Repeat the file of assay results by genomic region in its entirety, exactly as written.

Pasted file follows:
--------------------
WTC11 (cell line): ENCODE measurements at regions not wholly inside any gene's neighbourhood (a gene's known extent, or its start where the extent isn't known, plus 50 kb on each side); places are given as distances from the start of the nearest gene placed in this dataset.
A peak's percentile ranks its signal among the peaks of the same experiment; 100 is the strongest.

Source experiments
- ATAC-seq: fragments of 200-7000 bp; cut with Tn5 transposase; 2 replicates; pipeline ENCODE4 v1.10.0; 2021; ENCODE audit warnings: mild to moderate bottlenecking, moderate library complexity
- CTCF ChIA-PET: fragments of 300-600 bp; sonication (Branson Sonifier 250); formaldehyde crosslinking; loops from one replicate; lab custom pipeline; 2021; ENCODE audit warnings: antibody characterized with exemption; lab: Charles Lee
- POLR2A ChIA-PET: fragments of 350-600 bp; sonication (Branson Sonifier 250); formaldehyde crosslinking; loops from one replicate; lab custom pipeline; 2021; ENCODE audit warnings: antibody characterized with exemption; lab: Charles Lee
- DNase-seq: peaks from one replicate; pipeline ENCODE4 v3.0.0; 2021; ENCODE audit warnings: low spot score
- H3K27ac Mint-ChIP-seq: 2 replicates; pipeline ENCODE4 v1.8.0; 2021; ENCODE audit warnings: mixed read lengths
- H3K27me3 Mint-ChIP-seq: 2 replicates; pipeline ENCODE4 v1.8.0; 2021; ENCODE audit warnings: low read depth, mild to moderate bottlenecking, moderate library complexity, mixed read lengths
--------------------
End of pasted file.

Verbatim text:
WTC11 (cell line): ENCODE measurements at regions not wholly inside any gene's neighbourhood (a gene's known extent, or its start where the extent isn't known, plus 50 kb on each side); places are given as distances from the start of the nearest gene placed in this dataset.
A peak's percentile ranks its signal among the peaks of the same experiment; 100 is the strongest.

Source experiments
- ATAC-seq: fragments of 200-7000 bp; cut with Tn5 transposase; 2 replicates; pipeline ENCODE4 v1.10.0; 2021; ENCODE audit warnings: mild to moderate bottlenecking, moderate library complexity
- CTCF ChIA-PET: fragments of 300-600 bp; sonication (Branson Sonifier 250); formaldehyde crosslinking; loops from one replicate; lab custom pipeline; 2021; ENCODE audit warnings: antibody characterized with exemption; lab: Charles Lee
- POLR2A ChIA-PET: fragments of 350-600 bp; sonication (Branson Sonifier 250); formaldehyde crosslinking; loops from one replicate; lab custom pipeline; 2021; ENCODE audit warnings: antibody characterized with exemption; lab: Charles Lee
- DNase-seq: peaks from one replicate; pipeline ENCODE4 v3.0.0; 2021; ENCODE audit warnings: low spot score
- H3K27ac Mint-ChIP-seq: 2 replicates; pipeline ENCODE4 v1.8.0; 2021; ENCODE audit warnings: mixed read lengths
- H3K27me3 Mint-ChIP-seq: 2 replicates; pipeline ENCODE4 v1.8.0; 2021; ENCODE audit warnings: low read depth, mild to moderate bottlenecking, moderate library complexity, mixed read lengths